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I have a 'native' program (in Java) which would like to communicate with a Google Chrome/Chromium extension. The communication contains sensitive informations, and should not be accessible by anybody else than the user running them (and the root of course).

What technology should I choose for this communication channel? Is there even a solution?

EDIT: Of course I could open a TCP/IP port on the local host, but wouldn't it be accessible by other users having an account on the same host? Is there a technic to avoid that side effect?

Could we access unix domain sockets from Google Chrome extensions?

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Note for p2p enthusiasts: I need this communication channel between a browser and the local node of my p2p application. They should both run on the same host. – Vincent Apr 1 '12 at 21:57

Assuming you are already familiar with TCP, if you use localhost / 127.0.0.1 for the communication it would not be visible/available for other machines.

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True, but the problem is that users from other accounts on the same host can still connect. I might use this for my prototype, but that's not a final solution. – Vincent Apr 2 '12 at 20:29
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On unix platforms you could probably use unix domain sockets which would allow you to figure out who is connecting, but whether this is supported by java or not I have no idea. You could build your own authentication on top of any protocol of course, but that may be overkill for what you are trying to do. – Marius Kjeldahl Apr 2 '12 at 20:53
    
@MariusKjeldahl moreover, the other users can't run the program while you are running it. – jmendeth Jul 4 '13 at 16:15

You could solve this at the higher level with a secured SSL communication with certificates etc... IF someone does not have the certificate, then the connection is killed. Moreover, you would benefit from encryption.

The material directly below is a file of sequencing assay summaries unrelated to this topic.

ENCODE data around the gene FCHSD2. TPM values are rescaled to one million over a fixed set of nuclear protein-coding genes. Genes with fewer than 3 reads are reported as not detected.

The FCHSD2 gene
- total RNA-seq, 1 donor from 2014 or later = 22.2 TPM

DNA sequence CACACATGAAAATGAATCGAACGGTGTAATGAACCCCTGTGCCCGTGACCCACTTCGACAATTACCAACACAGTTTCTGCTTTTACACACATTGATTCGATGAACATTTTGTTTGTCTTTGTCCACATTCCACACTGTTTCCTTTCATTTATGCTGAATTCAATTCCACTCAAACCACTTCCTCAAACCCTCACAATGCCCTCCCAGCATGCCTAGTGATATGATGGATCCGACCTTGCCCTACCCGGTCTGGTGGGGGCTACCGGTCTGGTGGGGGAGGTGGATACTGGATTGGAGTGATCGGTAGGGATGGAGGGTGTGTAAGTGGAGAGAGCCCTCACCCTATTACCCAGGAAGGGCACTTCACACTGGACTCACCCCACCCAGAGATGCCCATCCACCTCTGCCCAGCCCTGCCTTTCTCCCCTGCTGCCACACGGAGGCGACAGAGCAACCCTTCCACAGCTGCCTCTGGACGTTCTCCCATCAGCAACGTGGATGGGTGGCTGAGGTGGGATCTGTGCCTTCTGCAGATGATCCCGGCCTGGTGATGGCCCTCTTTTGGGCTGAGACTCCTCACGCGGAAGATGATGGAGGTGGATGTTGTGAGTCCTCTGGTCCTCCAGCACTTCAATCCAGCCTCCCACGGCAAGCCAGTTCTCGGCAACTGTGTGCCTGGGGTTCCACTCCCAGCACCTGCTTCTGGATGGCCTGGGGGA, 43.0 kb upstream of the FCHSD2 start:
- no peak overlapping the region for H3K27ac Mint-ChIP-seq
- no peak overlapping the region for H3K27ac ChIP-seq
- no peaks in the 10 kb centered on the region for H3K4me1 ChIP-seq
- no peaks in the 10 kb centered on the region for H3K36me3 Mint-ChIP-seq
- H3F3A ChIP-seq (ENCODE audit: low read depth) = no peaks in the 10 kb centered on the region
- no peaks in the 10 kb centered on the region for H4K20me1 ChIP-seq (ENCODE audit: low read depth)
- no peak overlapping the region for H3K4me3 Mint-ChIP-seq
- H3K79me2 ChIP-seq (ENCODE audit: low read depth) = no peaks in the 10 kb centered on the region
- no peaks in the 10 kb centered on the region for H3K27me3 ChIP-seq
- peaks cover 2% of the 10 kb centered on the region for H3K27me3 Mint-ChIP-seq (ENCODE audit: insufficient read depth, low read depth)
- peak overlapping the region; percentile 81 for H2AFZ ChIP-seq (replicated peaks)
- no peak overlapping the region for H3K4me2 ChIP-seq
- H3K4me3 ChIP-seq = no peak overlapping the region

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If I go for the encryption rather than the isolation, I would need to authenticate the connecting Chrome extension, and I'd prefer not having to authenticate for communications between programs ran by the same user account. The reason is to make the installation/setup process easier for the user. – Vincent Apr 1 '12 at 21:54
    
How are you going to achieve the level of security you are looking for with 'isolation'? In order to achieve isolation, you need control, and an average unix user never reaches the level of unix control on connection to meet your requirements. And there no guarantee that this would we watertight too. P2P won't solve your issue, unless you use secured communications on top of it too. But then, why use P2P in the 1st place... – JVerstry Apr 1 '12 at 22:02
    
I am thinking about Unix Domain Sockets .. i.e. file-system-based sockets. By isolation I mean via the access rights within 1 unix-based host. I am already using encryption between nodes of my f2f network. – Vincent Apr 1 '12 at 22:07
    
PS: If you could tag this question with 'f2f' instead of 'p2p', that would be helpful. I can't do it myself because the 'f2f' tag doesn't exist yet and I don't have enough reputation to create it. – Vincent Apr 1 '12 at 22:08
up vote 0 down vote accepted

The solution that I chose is to have an server socket listening on the loopback interface (/ 127.0.0.1) with a shared secret used as an api key.

The reason is that I didn't realize that in my case each app which connect to my node had to be authenticated .. because each app is treated in a different way, with different access permissions.

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